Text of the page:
PJM Senior Vice President of Operations and Markets Stu Bresler testified Monday before the Pa. General Assembly Nuclear Energy Caucus, a group of state legislators interested in the viability of nuclear power plants in the state.
His testimony emphasized market-based solutions, and he noted that electric competition has benefited Pennsylvania and its consumers in many ways. For example, he said competitive markets allowed consumers to realize the reduction in electricity costs resulting from low-cost shale gas to produce electricity rather than being “locked-in to outmoded, high-cost power generation technologies.”
“Over the last decade of shale gas development, Pennsylvania consumers have seen wholesale energy costs decline between 30 and 50 percent,” Bresler said in his prepared remarks.
He also explained that “through its commitment to competitive markets, Pennsylvania has developed the most robust generation development market among the PJM states.”
Competition, coupled with the development of Pennsylvania’s vast natural gas reserves, has stimulated innovation and investment in new, more efficient gas-fired generators. That has enabled consumers to benefit from the low cost of natural gas in the form of lower wholesale electricity costs.
In recent years in Pennsylvania, 13 new natural gas plants totaling more than 10,000 megawatts of capacity are in-service or under construction, representing at least an $8 billion investment in the commonwealth. PJM is studying an additional 15,000 MW of new natural gas projects in Pennsylvania alone.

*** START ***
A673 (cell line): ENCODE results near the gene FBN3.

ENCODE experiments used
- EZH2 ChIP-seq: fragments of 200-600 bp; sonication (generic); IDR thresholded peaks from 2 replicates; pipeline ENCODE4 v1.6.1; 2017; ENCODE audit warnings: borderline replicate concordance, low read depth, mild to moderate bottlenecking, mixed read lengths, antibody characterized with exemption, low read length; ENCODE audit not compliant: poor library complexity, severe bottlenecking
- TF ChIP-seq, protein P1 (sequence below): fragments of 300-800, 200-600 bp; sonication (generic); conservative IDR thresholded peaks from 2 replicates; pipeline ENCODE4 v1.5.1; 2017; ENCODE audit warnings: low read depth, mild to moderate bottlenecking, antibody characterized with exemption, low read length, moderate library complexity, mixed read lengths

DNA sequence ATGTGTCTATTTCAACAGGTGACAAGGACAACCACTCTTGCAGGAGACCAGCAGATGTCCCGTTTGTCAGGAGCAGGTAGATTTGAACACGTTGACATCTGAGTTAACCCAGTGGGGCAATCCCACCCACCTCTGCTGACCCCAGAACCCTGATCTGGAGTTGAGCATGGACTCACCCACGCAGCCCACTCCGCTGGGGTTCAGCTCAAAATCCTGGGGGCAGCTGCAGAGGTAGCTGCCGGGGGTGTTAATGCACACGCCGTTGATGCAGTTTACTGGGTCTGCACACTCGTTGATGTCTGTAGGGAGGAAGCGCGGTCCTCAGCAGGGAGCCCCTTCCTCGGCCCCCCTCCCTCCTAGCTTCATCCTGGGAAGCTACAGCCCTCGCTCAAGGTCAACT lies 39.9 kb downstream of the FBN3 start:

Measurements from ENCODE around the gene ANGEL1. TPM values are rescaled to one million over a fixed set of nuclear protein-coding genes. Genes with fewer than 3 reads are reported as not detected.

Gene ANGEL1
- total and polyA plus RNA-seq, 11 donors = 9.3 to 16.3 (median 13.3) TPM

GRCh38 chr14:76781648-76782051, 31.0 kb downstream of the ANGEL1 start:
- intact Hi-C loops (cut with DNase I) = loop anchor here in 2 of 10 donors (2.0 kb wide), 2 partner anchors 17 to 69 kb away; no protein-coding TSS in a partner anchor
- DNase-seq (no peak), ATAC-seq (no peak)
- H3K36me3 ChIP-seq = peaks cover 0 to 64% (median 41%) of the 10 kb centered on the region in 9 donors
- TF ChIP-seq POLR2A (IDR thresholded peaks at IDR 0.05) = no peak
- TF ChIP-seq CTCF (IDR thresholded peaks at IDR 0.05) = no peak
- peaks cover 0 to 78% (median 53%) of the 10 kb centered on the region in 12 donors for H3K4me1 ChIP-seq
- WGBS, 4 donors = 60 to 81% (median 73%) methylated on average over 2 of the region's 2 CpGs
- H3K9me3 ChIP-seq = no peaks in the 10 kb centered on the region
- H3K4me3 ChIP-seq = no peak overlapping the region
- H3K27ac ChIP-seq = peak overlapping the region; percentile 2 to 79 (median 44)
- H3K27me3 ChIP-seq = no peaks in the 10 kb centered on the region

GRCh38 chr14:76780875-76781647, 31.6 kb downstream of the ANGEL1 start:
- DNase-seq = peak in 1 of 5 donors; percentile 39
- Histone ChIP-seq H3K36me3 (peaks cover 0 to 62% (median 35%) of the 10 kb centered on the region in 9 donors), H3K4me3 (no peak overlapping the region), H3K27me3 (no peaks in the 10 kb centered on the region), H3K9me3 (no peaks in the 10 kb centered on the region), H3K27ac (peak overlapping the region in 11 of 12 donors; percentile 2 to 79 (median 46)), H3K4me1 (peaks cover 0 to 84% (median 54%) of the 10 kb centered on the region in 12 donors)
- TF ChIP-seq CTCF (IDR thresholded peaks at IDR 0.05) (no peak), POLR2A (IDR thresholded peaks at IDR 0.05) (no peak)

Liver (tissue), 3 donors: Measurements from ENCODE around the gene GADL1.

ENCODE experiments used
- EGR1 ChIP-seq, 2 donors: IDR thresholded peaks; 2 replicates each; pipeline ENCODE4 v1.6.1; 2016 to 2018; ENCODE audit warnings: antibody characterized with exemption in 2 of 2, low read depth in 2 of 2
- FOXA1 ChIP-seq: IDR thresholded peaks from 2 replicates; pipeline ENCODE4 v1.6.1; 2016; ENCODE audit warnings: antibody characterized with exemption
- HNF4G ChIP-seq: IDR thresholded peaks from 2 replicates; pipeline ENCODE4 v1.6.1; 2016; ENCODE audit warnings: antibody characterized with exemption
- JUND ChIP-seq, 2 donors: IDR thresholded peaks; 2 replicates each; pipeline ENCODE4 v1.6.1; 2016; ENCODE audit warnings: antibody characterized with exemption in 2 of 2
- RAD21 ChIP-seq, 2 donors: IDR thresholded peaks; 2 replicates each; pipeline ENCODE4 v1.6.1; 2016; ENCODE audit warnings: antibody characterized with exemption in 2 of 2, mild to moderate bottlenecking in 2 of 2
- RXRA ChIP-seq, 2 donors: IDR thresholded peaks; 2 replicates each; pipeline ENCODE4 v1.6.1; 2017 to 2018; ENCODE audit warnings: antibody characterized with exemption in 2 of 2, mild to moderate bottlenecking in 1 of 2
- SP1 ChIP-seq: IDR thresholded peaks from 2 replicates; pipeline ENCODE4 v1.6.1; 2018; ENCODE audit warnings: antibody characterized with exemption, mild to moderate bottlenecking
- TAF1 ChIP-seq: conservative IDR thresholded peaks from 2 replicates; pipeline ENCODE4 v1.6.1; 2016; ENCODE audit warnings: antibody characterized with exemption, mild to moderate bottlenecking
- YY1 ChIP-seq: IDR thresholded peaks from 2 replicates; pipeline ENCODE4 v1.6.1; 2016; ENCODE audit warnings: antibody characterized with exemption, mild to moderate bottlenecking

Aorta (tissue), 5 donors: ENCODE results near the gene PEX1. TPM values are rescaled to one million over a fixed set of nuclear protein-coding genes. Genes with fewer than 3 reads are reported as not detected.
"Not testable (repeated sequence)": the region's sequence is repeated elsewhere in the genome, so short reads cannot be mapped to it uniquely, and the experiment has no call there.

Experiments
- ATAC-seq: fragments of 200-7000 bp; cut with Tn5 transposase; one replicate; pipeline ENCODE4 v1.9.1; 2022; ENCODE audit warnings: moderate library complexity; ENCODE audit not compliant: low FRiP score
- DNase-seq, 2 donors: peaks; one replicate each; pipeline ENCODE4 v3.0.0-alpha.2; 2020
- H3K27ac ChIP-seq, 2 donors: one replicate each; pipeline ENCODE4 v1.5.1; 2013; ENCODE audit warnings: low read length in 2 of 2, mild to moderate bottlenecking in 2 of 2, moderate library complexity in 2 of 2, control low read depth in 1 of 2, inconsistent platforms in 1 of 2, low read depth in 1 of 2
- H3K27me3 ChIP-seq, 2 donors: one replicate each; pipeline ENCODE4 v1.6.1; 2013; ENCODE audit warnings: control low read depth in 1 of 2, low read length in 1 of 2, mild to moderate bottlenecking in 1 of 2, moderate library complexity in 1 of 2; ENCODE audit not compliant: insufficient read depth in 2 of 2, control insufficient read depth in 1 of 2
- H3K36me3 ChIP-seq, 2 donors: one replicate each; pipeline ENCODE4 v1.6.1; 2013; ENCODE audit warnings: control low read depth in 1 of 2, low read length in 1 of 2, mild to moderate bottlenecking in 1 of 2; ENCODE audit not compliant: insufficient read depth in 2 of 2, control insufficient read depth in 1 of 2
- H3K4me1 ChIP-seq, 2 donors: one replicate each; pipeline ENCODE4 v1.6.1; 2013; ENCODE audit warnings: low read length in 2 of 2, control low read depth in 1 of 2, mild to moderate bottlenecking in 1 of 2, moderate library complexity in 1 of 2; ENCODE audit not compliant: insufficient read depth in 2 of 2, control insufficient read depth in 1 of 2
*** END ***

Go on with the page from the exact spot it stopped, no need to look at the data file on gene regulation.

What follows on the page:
“This is a major success for Pennsylvania and its consumers,” Bresler said.
Bresler cited in his introduction a report issued Friday from Penn State University that discusses the potential impacts of subsidies on the wholesale electricity markets.
Bresler further explained that PJM and its stakeholders are continuing to ensure the markets remain effective by working to:
- Enhance the transparency and accuracy of energy prices through the Energy Price Formation initiative to ensure market compensation that reflects generator reliability
- Develop market-based solutions that can value fuel security attributes, price emissions and ensure those that benefit pay for those benefits
- Find a solution (as directed by the Federal Energy Regulatory Commission) to address the potential of subsidized resources participating in Reliability Pricing Model capacity auctions to suppress market price signals necessary for the market to provide efficient, reliable, low-cost electricity to Pennsylvania and other states